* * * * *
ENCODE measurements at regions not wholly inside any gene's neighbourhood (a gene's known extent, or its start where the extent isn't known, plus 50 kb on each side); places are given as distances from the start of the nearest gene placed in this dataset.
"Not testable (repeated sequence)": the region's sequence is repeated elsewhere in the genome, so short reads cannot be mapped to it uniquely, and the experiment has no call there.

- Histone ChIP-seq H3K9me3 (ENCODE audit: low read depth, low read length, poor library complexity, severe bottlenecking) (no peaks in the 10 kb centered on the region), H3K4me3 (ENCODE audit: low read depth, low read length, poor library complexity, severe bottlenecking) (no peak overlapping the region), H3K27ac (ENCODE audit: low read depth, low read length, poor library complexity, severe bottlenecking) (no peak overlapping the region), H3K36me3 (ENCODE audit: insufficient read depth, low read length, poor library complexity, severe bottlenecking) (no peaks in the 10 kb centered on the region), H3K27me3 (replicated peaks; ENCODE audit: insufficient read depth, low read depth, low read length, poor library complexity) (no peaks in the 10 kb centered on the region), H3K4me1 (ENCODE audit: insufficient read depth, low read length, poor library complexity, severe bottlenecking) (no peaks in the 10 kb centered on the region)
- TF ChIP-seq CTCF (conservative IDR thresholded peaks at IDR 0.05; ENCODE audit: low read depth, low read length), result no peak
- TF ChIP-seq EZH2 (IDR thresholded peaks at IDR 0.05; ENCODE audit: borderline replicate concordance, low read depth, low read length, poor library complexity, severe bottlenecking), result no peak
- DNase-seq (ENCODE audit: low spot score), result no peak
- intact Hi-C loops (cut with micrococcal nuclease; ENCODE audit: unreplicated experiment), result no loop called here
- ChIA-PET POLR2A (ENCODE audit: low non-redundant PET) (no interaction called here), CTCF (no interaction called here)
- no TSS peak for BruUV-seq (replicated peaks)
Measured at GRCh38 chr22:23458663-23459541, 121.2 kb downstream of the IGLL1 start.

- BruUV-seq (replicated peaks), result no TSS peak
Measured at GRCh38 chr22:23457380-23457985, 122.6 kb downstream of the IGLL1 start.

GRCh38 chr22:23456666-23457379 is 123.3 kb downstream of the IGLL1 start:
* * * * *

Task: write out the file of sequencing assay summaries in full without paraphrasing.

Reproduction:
ENCODE measurements at regions not wholly inside any gene's neighbourhood (a gene's known extent, or its start where the extent isn't known, plus 50 kb on each side); places are given as distances from the start of the nearest gene placed in this dataset.
"Not testable (repeated sequence)": the region's sequence is repeated elsewhere in the genome, so short reads cannot be mapped to it uniquely, and the experiment has no call there.

- Histone ChIP-seq H3K9me3 (ENCODE audit: low read depth, low read length, poor library complexity, severe bottlenecking) (no peaks in the 10 kb centered on the region), H3K4me3 (ENCODE audit: low read depth, low read length, poor library complexity, severe bottlenecking) (no peak overlapping the region), H3K27ac (ENCODE audit: low read depth, low read length, poor library complexity, severe bottlenecking) (no peak overlapping the region), H3K36me3 (ENCODE audit: insufficient read depth, low read length, poor library complexity, severe bottlenecking) (no peaks in the 10 kb centered on the region), H3K27me3 (replicated peaks; ENCODE audit: insufficient read depth, low read depth, low read length, poor library complexity) (no peaks in the 10 kb centered on the region), H3K4me1 (ENCODE audit: insufficient read depth, low read length, poor library complexity, severe bottlenecking) (no peaks in the 10 kb centered on the region)
- TF ChIP-seq CTCF (conservative IDR thresholded peaks at IDR 0.05; ENCODE audit: low read depth, low read length), result no peak
- TF ChIP-seq EZH2 (IDR thresholded peaks at IDR 0.05; ENCODE audit: borderline replicate concordance, low read depth, low read length, poor library complexity, severe bottlenecking), result no peak
- DNase-seq (ENCODE audit: low spot score), result no peak
- intact Hi-C loops (cut with micrococcal nuclease; ENCODE audit: unreplicated experiment), result no loop called here
- ChIA-PET POLR2A (ENCODE audit: low non-redundant PET) (no interaction called here), CTCF (no interaction called here)
- no TSS peak for BruUV-seq (replicated peaks)
Measured at GRCh38 chr22:23458663-23459541, 121.2 kb downstream of the IGLL1 start.

- BruUV-seq (replicated peaks), result no TSS peak
Measured at GRCh38 chr22:23457380-23457985, 122.6 kb downstream of the IGLL1 start.

GRCh38 chr22:23456666-23457379 is 123.3 kb downstream of the IGLL1 start: